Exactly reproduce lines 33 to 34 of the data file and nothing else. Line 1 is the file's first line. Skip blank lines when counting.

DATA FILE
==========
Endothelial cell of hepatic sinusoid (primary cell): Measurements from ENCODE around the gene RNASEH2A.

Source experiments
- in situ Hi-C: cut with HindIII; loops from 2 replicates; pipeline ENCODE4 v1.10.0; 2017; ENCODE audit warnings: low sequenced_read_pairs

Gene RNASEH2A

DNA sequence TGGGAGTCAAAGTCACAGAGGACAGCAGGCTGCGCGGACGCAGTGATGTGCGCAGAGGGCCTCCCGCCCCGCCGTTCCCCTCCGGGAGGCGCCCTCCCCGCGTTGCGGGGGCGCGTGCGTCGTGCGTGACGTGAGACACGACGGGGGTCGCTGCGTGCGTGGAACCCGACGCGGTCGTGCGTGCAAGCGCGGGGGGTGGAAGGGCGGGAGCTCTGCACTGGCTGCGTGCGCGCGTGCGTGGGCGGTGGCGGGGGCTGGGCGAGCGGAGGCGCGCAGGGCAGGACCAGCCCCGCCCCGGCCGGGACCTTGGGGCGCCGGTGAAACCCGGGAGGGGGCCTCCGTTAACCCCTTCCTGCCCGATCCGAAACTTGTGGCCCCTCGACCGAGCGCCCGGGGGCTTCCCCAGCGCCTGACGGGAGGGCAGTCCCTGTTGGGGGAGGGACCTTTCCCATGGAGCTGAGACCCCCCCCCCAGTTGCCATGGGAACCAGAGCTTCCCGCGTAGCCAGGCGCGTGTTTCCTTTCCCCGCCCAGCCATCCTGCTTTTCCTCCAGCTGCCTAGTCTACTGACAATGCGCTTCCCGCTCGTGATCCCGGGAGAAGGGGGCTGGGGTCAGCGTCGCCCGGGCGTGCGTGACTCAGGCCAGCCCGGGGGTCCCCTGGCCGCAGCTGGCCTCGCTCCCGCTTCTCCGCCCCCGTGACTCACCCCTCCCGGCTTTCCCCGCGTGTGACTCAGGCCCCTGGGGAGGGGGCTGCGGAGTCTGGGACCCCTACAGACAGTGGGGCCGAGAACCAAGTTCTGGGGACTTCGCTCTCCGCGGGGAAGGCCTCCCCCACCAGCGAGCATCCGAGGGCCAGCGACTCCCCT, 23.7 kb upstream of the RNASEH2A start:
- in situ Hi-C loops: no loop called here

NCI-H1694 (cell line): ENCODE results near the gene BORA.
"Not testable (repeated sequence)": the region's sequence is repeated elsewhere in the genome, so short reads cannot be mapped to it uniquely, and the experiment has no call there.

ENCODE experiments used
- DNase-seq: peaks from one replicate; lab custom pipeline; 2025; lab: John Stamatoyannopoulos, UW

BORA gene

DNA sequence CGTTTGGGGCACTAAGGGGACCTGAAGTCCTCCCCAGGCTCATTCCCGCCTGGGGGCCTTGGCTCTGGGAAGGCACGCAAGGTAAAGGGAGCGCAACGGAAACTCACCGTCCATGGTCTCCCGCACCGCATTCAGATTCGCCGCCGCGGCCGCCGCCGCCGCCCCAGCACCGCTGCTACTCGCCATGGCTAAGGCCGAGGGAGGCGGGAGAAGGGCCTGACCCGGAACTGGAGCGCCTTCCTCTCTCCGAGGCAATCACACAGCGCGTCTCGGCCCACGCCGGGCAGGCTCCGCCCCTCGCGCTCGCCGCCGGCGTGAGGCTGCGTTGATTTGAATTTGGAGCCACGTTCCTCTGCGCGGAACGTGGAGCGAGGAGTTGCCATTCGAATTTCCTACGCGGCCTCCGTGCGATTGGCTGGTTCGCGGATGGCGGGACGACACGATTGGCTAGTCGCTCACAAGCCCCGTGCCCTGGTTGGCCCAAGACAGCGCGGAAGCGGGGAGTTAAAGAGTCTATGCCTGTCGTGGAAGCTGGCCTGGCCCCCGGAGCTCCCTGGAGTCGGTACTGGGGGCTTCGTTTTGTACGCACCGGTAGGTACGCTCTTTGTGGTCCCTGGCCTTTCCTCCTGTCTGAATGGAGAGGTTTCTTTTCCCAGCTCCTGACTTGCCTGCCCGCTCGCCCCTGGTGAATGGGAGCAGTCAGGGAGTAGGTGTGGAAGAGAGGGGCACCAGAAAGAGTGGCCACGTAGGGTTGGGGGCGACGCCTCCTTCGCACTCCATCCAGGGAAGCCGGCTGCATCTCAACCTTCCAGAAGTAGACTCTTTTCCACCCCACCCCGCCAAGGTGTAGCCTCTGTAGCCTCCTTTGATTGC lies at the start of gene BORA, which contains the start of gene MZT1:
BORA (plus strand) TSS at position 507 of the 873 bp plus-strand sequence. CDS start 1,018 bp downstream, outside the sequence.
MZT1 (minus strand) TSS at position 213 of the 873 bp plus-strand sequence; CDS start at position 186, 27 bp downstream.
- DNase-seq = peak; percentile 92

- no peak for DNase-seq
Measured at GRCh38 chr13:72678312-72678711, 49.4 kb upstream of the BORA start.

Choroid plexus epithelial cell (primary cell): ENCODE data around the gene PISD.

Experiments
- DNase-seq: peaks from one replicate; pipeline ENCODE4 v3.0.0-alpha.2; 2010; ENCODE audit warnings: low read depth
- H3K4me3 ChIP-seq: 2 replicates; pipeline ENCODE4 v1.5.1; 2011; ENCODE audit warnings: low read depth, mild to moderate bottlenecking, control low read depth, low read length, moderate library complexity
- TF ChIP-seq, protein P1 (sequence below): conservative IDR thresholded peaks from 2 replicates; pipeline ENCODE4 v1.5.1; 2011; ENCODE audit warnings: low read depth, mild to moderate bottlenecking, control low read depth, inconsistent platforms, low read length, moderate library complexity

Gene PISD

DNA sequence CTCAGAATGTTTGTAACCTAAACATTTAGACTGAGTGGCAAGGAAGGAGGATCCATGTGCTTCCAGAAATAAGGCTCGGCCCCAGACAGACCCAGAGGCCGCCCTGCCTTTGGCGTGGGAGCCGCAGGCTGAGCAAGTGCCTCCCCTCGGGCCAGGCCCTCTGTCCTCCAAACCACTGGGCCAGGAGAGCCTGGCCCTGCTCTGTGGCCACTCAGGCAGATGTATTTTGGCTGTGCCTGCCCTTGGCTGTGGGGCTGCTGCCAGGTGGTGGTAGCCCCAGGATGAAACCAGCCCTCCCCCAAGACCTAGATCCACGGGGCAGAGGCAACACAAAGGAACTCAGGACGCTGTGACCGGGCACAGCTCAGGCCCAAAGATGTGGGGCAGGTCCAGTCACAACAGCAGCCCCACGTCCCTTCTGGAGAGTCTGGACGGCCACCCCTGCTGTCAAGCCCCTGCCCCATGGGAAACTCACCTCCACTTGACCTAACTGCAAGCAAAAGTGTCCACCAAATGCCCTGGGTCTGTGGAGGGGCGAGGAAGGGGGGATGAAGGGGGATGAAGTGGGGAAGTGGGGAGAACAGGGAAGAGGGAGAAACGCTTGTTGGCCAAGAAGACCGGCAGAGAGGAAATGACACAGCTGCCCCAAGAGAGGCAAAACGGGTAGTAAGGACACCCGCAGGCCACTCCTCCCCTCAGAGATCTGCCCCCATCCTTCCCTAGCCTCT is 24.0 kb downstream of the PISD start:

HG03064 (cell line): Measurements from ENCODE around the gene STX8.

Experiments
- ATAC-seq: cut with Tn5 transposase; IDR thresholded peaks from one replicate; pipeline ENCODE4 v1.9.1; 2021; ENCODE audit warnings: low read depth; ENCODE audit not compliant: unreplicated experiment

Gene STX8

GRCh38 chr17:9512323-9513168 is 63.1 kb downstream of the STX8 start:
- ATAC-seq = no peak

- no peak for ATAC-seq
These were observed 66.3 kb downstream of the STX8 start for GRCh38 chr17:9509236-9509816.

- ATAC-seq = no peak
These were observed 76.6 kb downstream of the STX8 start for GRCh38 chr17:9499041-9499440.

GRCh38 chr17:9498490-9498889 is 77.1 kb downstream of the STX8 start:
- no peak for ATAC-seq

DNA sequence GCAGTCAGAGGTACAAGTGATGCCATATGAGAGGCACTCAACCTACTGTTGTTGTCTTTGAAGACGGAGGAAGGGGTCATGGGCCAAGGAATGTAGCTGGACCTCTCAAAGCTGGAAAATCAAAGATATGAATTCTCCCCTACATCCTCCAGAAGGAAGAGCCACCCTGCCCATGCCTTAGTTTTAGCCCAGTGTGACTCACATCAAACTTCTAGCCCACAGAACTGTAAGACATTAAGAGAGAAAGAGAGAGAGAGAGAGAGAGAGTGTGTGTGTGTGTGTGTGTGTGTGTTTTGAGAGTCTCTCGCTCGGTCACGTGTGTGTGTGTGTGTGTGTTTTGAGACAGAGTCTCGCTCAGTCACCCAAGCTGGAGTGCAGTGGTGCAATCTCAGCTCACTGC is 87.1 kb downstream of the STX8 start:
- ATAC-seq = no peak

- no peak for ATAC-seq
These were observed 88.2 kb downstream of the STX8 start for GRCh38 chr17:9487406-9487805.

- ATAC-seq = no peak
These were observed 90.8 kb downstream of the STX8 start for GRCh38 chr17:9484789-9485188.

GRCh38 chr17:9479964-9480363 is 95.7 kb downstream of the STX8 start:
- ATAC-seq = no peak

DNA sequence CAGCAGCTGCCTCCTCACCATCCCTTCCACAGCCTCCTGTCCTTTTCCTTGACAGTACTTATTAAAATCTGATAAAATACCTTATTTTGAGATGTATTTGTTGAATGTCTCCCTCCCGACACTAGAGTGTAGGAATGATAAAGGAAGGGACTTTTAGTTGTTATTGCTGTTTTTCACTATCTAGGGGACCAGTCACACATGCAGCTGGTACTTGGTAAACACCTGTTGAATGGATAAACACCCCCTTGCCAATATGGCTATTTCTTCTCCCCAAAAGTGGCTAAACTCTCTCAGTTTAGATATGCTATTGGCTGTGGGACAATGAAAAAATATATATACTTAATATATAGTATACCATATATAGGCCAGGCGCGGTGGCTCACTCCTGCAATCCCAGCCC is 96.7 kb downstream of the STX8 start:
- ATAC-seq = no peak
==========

- ATAC-seq = no peak
These were observed 76.6 kb downstream of the STX8 start for GRCh38 chr17:9499041-9499440.